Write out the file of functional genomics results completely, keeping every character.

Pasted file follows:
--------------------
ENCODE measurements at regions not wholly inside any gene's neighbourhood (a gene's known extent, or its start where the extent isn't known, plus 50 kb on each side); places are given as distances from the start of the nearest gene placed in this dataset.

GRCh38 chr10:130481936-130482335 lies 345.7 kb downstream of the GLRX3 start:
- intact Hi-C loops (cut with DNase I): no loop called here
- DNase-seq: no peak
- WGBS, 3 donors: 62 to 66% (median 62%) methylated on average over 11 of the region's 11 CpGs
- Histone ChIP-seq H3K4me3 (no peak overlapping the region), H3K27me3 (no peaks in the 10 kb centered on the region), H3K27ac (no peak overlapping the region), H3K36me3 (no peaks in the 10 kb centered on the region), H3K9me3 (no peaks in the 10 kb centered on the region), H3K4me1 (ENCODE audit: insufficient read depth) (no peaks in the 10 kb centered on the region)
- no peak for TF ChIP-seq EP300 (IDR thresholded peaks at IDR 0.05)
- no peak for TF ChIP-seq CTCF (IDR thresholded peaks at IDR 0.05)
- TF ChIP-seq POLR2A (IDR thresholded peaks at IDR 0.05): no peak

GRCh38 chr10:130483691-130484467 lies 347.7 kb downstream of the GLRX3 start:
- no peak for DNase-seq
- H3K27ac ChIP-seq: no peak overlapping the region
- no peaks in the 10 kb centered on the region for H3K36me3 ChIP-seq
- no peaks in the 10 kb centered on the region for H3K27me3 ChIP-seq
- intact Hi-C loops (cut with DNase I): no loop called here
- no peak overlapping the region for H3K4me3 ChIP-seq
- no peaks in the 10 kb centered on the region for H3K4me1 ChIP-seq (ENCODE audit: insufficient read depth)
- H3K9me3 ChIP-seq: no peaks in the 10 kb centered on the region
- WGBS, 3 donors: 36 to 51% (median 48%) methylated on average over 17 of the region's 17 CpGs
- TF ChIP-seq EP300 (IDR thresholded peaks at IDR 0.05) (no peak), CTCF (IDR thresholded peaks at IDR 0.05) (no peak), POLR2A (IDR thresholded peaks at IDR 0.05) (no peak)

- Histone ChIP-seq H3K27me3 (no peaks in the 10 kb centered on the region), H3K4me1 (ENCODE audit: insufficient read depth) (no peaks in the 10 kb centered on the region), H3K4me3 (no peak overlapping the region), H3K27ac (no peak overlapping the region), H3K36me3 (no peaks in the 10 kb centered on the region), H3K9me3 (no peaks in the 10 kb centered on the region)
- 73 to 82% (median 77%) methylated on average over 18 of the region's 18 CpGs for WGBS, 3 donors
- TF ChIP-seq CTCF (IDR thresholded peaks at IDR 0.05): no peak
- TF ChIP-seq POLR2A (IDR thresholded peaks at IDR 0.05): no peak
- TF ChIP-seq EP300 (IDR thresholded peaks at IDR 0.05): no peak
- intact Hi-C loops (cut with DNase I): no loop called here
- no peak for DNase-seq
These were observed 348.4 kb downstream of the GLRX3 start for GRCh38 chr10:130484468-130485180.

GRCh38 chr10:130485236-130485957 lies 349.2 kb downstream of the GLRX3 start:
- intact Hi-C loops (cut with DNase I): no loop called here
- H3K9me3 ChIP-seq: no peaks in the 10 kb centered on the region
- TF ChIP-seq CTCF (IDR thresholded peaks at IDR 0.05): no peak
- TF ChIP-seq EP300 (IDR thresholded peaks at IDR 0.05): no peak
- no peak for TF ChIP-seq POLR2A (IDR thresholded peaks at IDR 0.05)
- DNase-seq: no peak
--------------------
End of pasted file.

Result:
ENCODE measurements at regions not wholly inside any gene's neighbourhood (a gene's known extent, or its start where the extent isn't known, plus 50 kb on each side); places are given as distances from the start of the nearest gene placed in this dataset.

GRCh38 chr10:130481936-130482335 lies 345.7 kb downstream of the GLRX3 start:
- intact Hi-C loops (cut with DNase I): no loop called here
- DNase-seq: no peak
- WGBS, 3 donors: 62 to 66% (median 62%) methylated on average over 11 of the region's 11 CpGs
- Histone ChIP-seq H3K4me3 (no peak overlapping the region), H3K27me3 (no peaks in the 10 kb centered on the region), H3K27ac (no peak overlapping the region), H3K36me3 (no peaks in the 10 kb centered on the region), H3K9me3 (no peaks in the 10 kb centered on the region), H3K4me1 (ENCODE audit: insufficient read depth) (no peaks in the 10 kb centered on the region)
- no peak for TF ChIP-seq EP300 (IDR thresholded peaks at IDR 0.05)
- no peak for TF ChIP-seq CTCF (IDR thresholded peaks at IDR 0.05)
- TF ChIP-seq POLR2A (IDR thresholded peaks at IDR 0.05): no peak

GRCh38 chr10:130483691-130484467 lies 347.7 kb downstream of the GLRX3 start:
- no peak for DNase-seq
- H3K27ac ChIP-seq: no peak overlapping the region
- no peaks in the 10 kb centered on the region for H3K36me3 ChIP-seq
- no peaks in the 10 kb centered on the region for H3K27me3 ChIP-seq
- intact Hi-C loops (cut with DNase I): no loop called here
- no peak overlapping the region for H3K4me3 ChIP-seq
- no peaks in the 10 kb centered on the region for H3K4me1 ChIP-seq (ENCODE audit: insufficient read depth)
- H3K9me3 ChIP-seq: no peaks in the 10 kb centered on the region
- WGBS, 3 donors: 36 to 51% (median 48%) methylated on average over 17 of the region's 17 CpGs
- TF ChIP-seq EP300 (IDR thresholded peaks at IDR 0.05) (no peak), CTCF (IDR thresholded peaks at IDR 0.05) (no peak), POLR2A (IDR thresholded peaks at IDR 0.05) (no peak)

- Histone ChIP-seq H3K27me3 (no peaks in the 10 kb centered on the region), H3K4me1 (ENCODE audit: insufficient read depth) (no peaks in the 10 kb centered on the region), H3K4me3 (no peak overlapping the region), H3K27ac (no peak overlapping the region), H3K36me3 (no peaks in the 10 kb centered on the region), H3K9me3 (no peaks in the 10 kb centered on the region)
- 73 to 82% (median 77%) methylated on average over 18 of the region's 18 CpGs for WGBS, 3 donors
- TF ChIP-seq CTCF (IDR thresholded peaks at IDR 0.05): no peak
- TF ChIP-seq POLR2A (IDR thresholded peaks at IDR 0.05): no peak
- TF ChIP-seq EP300 (IDR thresholded peaks at IDR 0.05): no peak
- intact Hi-C loops (cut with DNase I): no loop called here
- no peak for DNase-seq
These were observed 348.4 kb downstream of the GLRX3 start for GRCh38 chr10:130484468-130485180.

GRCh38 chr10:130485236-130485957 lies 349.2 kb downstream of the GLRX3 start:
- intact Hi-C loops (cut with DNase I): no loop called here
- H3K9me3 ChIP-seq: no peaks in the 10 kb centered on the region
- TF ChIP-seq CTCF (IDR thresholded peaks at IDR 0.05): no peak
- TF ChIP-seq EP300 (IDR thresholded peaks at IDR 0.05): no peak
- no peak for TF ChIP-seq POLR2A (IDR thresholded peaks at IDR 0.05)
- DNase-seq: no peak